Roadcraft is not just police it's emergency service as a whole. Some struggle with it some don't. It's a two to three week course in the police which you have to pass the end of the week to go through to the next week. The first couple of days with the instructor really show you up for the "bad habits" and some just can't grasp the concept. Most people enter a junction/roundabout too fast as they are preparing to go, not preparing to stop. Roadcraft teaches you to set the car prior by breaking it down to speed, gear, position, all dealt with individually, the car is then centred and balanced, before some force is used either acceleration or brake to keep the car "driven" to keep grip, once the road opens up you make progress. If the road is coming in on you you're going to fast if its moving away it's time to get on the loud pedal. There's loads more to it, distances other Road users etc etc yet once you get it, you'll not look back, you'll also start pooping yourself while as a passenger when someone is driving like they're on a race track on the road.

I already hate being a passenger, especially with my other half!
 
Been there, done that.
Bit of a joke really as they just us a set speal from a book most of the time. Im an ex fire appliance driver as some of you know and had to go on one a couple of years ago, they ran a video of a car travelling through a town and you had to identify the hazards as you progressed, most people scored 6,7,or 8, i got 13 and the guy pointed out that there was only 12, i disagreed so he said we will run it again and you can point them out, so i did, all 13, he said he didn't no about the one at the very end just as the film stopped with the car halfway through a right-hand turn with a blind bend 50yards away. Tort me nowt. I did my very advanced course some 30 years ago, you never forget once it all clicks. 😇
Yet you still got caught speeding!
 
Yep, 33 and flash

Fixed camera? Unlucky if so as they're normally set to the National Police Chiefs Council (NPCC) recommended enforcement threshold of 10% + 2 mph over the posted limit, so 35 in a 30 zone. The previous ACPO guideline was to issue a fixed penalty at 10% + 3 mph i.e. 36 mph.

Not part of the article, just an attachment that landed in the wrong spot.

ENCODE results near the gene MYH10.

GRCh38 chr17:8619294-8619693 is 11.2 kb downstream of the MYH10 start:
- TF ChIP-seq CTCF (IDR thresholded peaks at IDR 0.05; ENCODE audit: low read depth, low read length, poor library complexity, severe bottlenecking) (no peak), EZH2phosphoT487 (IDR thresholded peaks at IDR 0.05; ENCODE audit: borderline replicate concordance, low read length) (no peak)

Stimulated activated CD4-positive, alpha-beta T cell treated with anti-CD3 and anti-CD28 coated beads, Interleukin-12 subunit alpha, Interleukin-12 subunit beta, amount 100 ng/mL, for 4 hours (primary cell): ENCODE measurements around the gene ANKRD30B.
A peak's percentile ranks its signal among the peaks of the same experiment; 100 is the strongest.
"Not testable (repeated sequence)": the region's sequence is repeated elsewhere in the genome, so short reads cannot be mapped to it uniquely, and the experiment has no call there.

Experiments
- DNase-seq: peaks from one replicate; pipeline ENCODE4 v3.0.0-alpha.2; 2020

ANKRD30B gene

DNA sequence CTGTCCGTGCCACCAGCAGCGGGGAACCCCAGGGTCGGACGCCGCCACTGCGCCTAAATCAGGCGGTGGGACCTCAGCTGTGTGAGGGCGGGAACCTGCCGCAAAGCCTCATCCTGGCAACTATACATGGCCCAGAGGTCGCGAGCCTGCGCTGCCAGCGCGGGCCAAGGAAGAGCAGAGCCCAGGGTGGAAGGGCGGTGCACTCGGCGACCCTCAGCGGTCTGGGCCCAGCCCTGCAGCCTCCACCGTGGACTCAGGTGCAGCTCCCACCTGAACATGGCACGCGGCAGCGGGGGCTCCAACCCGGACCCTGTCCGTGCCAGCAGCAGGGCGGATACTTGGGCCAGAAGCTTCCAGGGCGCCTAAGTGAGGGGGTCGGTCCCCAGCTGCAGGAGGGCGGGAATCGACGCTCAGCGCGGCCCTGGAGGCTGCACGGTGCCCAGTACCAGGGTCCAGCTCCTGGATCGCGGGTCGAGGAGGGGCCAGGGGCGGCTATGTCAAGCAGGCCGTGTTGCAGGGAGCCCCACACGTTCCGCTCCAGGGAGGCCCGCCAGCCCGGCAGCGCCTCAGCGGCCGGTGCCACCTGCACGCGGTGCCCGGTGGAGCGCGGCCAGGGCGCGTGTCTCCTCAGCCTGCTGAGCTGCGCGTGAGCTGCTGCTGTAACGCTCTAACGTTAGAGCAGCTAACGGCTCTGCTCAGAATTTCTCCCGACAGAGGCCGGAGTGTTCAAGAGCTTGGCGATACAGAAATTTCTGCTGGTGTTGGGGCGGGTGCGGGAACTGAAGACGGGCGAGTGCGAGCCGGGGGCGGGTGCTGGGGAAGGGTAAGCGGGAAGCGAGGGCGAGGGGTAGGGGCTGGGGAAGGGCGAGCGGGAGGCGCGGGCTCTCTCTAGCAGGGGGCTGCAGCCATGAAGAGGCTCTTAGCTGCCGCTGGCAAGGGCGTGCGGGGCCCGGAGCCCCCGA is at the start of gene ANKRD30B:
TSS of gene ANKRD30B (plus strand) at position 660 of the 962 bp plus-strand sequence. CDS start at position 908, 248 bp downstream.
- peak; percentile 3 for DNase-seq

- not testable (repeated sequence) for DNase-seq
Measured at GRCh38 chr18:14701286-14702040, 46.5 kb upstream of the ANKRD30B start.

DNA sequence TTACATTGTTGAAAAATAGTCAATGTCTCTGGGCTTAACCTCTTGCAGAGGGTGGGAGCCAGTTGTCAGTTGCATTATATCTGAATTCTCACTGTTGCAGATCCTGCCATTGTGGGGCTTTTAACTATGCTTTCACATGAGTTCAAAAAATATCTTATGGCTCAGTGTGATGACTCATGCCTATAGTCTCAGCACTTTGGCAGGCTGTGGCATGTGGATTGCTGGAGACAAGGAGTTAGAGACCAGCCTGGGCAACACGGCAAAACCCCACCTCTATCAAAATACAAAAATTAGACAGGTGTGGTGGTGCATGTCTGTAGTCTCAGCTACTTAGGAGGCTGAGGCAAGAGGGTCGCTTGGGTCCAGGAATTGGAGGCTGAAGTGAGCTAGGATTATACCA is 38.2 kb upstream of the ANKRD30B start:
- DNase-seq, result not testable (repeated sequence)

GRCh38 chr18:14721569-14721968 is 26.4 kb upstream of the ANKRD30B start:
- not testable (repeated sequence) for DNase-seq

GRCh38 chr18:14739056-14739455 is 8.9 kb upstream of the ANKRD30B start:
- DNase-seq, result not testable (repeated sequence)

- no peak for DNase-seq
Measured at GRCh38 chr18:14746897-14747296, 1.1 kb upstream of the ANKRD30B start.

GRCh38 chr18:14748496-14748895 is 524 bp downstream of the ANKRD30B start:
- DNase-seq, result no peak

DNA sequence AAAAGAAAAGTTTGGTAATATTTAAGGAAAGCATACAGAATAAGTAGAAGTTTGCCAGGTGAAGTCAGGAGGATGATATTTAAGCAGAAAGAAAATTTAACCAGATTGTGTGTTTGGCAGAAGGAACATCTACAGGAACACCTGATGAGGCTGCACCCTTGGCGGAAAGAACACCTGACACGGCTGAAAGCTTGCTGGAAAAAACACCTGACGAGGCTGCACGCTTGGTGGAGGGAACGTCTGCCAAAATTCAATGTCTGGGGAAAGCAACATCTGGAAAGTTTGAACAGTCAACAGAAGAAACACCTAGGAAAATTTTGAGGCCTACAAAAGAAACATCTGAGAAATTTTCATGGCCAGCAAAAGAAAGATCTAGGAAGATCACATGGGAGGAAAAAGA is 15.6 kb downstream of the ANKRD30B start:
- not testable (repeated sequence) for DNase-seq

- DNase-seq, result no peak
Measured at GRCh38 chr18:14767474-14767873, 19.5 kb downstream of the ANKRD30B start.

33?....that's unfortunate....never heard of anyone getting nicked at such a low speed.
 
My mum was once "done" by a fixed camera on the A6 at Preston doing 31.........
 
WOW.....I think if she had challenged that and sensible magistrate would have let her off....speedo tolerance is more than that....although they have to over rather than under read ....but even so. I know the Welsh police were operating a zero tolerance speeding policy for a while.....but only against bikers which seemed a little unfair!!!! To avoid doing 31 you would need to use cruise control (not practical in a built up areas).....or be looking at your speedo more than the road!!!
 
WOW.....I think if she had challenged that and sensible magistrate would have let her off....speedo tolerance is more than that....although they have to over rather than under read ....but even so. I know the Welsh police were operating a zero tolerance speeding policy for a while.....but only against bikers which seemed a little unfair!!!! To avoid doing 31 you would need to use cruise control (not practical in a built up areas).....or be looking at your speedo more than the road!!!
Hi many years ago I was in North Wales on business and I saw a policeman crawling through the undergrowth to find an advantageous position to be able to use his radar speed gun. From memory a zero tolerance basis was used in prosecution of the motorist.
 
We have a single 30mph fixed speed camera in Hereford on the A465 Belmont Road, you would not believe the number of locals that have been caught over the 30mph limit :fail:
 
Hi many years ago I was in North Wales on business and I saw a policeman crawling through the undergrowth to find an advantageous position to be able to use his radar speed gun. From memory a zero tolerance basis was used in prosecution of the motorist.
I expect that would have been during the days of Richard Brunstrom, the Heinrich Himmler of highways policing.